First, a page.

Darrell Katz

The Same Thing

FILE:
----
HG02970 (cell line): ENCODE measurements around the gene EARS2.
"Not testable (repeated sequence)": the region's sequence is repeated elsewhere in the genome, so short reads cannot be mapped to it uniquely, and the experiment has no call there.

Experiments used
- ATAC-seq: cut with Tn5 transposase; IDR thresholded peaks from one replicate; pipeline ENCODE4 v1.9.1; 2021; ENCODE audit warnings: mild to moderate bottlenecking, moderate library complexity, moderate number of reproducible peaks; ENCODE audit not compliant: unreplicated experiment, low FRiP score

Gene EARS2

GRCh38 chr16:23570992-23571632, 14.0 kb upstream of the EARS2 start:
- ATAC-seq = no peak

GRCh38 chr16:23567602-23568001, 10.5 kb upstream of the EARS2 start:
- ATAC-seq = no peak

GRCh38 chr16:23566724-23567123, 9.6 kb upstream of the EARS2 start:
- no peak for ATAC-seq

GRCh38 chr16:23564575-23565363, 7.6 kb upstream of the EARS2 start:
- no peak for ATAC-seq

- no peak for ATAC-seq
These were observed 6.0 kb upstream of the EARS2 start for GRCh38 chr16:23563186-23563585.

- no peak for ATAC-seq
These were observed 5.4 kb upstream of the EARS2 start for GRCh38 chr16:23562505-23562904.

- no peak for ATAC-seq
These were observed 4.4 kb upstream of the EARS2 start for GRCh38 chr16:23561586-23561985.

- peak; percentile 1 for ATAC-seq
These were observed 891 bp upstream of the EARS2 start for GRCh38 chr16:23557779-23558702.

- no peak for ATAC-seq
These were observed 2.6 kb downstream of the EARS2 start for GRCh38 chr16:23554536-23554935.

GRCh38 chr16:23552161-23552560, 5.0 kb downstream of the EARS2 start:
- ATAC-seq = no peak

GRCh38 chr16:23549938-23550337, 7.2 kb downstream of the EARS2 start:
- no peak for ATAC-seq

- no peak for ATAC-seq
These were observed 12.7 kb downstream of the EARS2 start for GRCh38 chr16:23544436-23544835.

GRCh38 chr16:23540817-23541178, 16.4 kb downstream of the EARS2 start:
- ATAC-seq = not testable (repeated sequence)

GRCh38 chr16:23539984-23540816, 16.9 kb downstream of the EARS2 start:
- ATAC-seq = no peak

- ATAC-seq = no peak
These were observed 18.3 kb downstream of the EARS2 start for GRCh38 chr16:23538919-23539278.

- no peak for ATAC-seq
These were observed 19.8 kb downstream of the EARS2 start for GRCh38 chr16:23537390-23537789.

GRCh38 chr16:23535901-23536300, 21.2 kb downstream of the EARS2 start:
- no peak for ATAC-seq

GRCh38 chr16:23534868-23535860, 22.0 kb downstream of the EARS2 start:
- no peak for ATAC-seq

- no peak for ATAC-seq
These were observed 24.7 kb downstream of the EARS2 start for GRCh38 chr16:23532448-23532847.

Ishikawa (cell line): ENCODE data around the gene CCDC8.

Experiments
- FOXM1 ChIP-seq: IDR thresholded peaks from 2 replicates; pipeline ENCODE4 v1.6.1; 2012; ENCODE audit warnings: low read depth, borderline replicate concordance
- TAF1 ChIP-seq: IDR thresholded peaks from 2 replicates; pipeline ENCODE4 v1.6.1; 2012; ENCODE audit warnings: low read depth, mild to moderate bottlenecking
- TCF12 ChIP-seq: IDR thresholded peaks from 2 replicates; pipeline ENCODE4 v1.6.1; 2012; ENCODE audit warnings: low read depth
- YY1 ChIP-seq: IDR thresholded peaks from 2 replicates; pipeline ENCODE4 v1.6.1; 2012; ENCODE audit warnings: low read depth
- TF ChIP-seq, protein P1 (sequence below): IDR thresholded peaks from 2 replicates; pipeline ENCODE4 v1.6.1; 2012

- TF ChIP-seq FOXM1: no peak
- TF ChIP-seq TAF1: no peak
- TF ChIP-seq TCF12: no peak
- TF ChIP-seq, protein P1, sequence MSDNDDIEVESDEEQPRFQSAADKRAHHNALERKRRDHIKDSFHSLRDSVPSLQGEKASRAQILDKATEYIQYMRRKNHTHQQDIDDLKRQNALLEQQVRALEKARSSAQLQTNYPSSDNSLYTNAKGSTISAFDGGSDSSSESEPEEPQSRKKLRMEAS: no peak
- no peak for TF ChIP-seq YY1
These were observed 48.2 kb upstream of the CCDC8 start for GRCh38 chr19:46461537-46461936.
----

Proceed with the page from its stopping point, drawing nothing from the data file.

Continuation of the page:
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Over his career and small discography, bandleader Darrell Katz has forged an identity as a progressive and creative orchestrator of new music in a way that few can claim. Beyond the modern signatures of Gil Evans and Maria Schneider, the style of Katz is best known not only for jagged edges and vast colors of the musical spectrum as much as direct correlations to tradition. This effort, with a huge ensemble of Bostonians, primarily incorporates the writings of Paula Tatarunis, a theoretical and surrealistic painter of words, thoughts, and stilted views of the human condition. This Jazz Composers Alliance Orchestra (not to be confused with a similarly named band from New York City,) presents a heady mix of straight-ahead jazz, solo segments from bandmembers, a cohesion and unity when needed, and a generous helping of the tension and release techniques that puts this music fully into the post-Igor Stravinsky/Pierre Boulez/Duke Ellington/Willem Breuker mode. The supple and often surprising vocalist Rebecca Shrimpton speaks and sings the haunting and macabre lyrics of "December 30,1994" a depiction of the horrific women's clinics shootings by John Salvi in Brookline, Massachusetts. Aside from siren sounds, panic and mayhem, there's a slightly funky strut amidst the brittle and fragmented monstrosity of passion and idiocy -- an incredibly descriptive and evocative musical construct. "I'm Me & You're Not, Ha Ha" takes a different tack of absurdity, based on an unfortunate encounter with a pop music mogul, but more so themed on the utter indulgence and sociopathological self-centered entitlement of the snobbish elite. Mainly a humorous discourse of what a convention of the holier-than-thou's would be like, a "get stuff for free" lyric from Shrimpton leads into compelling jamming with whirring flute, improvised and composed segments, and solos. The final text offering of Tatarunis "Lemmings" (dedicated to those who voted for George W. Bush,) features the smaller JCA Winds. Of the more "standard" fare is an up and down tango-blues take on Willie Dixon's "The Same Thing" sung by gritty rock icon Mike Finnigan, perfectly parallel to the Gil Evans version of Dixon's "Spoonful." "Everybody Loves Ray Charles" is a swinging waltz to 4/4 groove with a bit of Kurt Weill's circus tinge, and "Like a Wind" is the sweetest refrain, sung by Shrimpton, with a waltz soliloquy based on Sherwood Anderson's text from the novel Winesburg, Ohio. Fred Ho plays outstanding baritone sax on his lone solo of the date during "December 30, 1994," and others such as Either/Orchestra saxophonist Jeremy Udden and bassist Rick McLaughlin, guitarist Norm Zocher, alto saxophonist Jim Hobbs, and flutist Hiro Honshuke are standouts. The enclosed lyric sheet is quite helpful. For sure an inventive project based on mixed media precepts that deserves to be seen live, or should also be available as a DVD, Katz and crew offer this enduring example of how tragedy and sorrow can be turned into a distinct cautionary tale of what to do and not do. Recommended.

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